The T-shaped Mirena, which is similar to the copper intrauterine spiral we commonly use, is a specially produced intrauterine device with 52 mg of the progesterone hormone levonorgestrel in its body.
Due to this special structure, it releases 20 mg of hormone into the uterus daily for 5 years. Mirena, which can release hormones, releases the levonorgestrel hormone into the uterus 15 minutes after its application. It is popularly known as "hormonal spiral".
The contraceptive rate is almost as high as that of tubal ligation. Levonorgestrel hormone is also an oral medication.
It is a hormone that has been used for many years in the treatment of uterine diseases and birth control drugs, and its effects are well known. The progesterone hormone, which we use to reduce excessive menstrual bleeding, has nowadays been able to be applied directly to the uterine bed thanks to the opportunities offered to the service of medicine with the developing technology.
This eliminates the side effects of oral administration. The hormone attached to the Mirena spiral is slowly released into the uterus. The absorption of this hormone by the intrauterine tissues is rapid. However, systemic side effects are very rare.
Two out of every ten women who visit the gynecology outpatient clinic daily consult a physician because of menstrual irregularities and heavy bleeding. Nearly half of these women undergo surgical operation. Approximately two thirds of these women with bleeding irregularities suffer from iron deficiency anemia.
Mirena is frequently used for reasons other than contraception in the treatment of uterine bed (endometrium) problems such as menstrual pain, excessive menstrual bleeding, prolonged menstrual bleeding, thickening of the uterine wall, which are very common in the society.
Before Mirena, women with these problems had to be treated with a series of surgical interventions such as hysterectomy or burning of the uterine lining. Mirena is an easy to apply, successful and effective treatment method for this type of disease.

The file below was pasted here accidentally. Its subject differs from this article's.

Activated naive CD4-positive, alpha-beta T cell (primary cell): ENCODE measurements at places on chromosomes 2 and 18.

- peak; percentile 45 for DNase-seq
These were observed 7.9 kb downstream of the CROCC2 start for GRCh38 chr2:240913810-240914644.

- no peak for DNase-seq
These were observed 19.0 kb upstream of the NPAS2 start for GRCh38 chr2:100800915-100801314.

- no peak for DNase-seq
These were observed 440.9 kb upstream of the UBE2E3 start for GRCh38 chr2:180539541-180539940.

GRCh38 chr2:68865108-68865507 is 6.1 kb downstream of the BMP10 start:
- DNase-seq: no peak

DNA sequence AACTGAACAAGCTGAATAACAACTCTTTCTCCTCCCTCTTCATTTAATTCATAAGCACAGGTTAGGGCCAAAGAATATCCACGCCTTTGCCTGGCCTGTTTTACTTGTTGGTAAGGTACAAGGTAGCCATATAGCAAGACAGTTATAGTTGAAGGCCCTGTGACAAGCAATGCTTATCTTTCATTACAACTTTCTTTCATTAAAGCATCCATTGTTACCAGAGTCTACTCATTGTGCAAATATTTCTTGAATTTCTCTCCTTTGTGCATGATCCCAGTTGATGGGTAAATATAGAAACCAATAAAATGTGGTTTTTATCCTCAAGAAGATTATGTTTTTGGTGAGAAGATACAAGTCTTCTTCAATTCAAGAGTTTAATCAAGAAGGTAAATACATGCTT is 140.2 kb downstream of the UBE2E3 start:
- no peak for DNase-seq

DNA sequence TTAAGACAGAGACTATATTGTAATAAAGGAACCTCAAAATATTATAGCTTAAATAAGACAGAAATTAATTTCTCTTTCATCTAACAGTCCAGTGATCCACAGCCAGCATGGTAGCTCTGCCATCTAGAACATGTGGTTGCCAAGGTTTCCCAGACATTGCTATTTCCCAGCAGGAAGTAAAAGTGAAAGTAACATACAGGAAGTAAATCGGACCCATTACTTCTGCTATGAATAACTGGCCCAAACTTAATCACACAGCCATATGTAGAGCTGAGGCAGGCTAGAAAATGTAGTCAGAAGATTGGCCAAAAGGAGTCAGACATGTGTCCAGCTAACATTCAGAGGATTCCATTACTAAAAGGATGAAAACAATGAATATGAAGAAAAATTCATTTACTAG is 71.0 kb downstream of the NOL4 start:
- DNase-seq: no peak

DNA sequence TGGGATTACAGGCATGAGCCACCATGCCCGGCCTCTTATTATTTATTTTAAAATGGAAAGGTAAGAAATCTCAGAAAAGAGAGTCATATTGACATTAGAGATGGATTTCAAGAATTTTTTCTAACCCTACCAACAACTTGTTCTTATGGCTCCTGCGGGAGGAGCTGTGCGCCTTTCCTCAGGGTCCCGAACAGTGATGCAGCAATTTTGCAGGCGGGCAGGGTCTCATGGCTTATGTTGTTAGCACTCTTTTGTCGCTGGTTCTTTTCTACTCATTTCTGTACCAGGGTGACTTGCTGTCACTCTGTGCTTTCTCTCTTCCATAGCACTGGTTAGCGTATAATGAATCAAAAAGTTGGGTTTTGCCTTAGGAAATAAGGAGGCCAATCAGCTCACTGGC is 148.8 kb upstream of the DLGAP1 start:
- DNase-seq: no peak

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It has shown very successful results in the treatment of diseases originating from the uterus. In addition to the success in treatment, it can also be used to reduce bleeding.
Other bleeding diseases that are not related to uterine diseases may cause excessive menstrual bleeding and irregularities. In the treatment of conditions that cause disorders in blood clotting mechanisms (Von Willebrand, platelet disorders, coagulation factor deficiencies, women taking excessive anticoagulants, etc.),we use mirena, i.e. hormonal spiral, as the first option in treatment to reduce the amount of bleeding.
We can also apply Mirena treatment to women with fibroids in appropriate cases to reduce bleeding. In fact, Mirena does not eliminate or shrink fibroids. We apply it because it has been found to reduce the amount of bleeding, which is successful in most of our patients. In cases where the size of the fibroids, the size of the uterus is very large or in cases of heavy bleeding, Mirena can be expelled with the bleeding.
Mirena can also be used for the treatment of patients with menstrual irregularities in the pre-menopausal period, ovulation disorders, polycystic ovary syndrome, insulin resistance and for the prevention of endometrial hyperplasia.
Mirena is similar in size and shape to a routine copper spiral and is very easy to insert into the uterus. Like other intrauterine devices, Mirena is easily inserted into the uterus vaginally, without anesthesia and with local or mild sedation.
There is less chance of infection and expulsion from the uterus compared to other copper spirals.
Prolonged bleeding in the form of spotting usually occurs in the first year. After one year, about 6 out of 10 women with Mirena develop menstrual failure. When women are told before the application that this situation may develop, these women, who are already overwhelmed by bleeding, accept and even want this situation created by Mirena.
Some women may experience breast tenderness, a feeling of fullness, acne, headache, bloating, and mood changes in the first year. These changes do not occur in some women. In women who do, they are mild. These problems are temporary and most women gradually get used to this situation and these mild problems disappear after a while.
There is therefore no need to remove the Mirena hormonal spiral. The discomfort resolves spontaneously within a few months. In my 21 years of professional life, I have never encountered unexpected situations such as infection, uterine rupture and pregnancy due to Mirena, but there is information in the literature that these situations may occur.
Mirena is the contraceptive of choice for younger women who do not want to take oral pills and who want their menstrual bleeding to be low and painless, and for most women in their 40s for protection against both pregnancy and uterine diseases.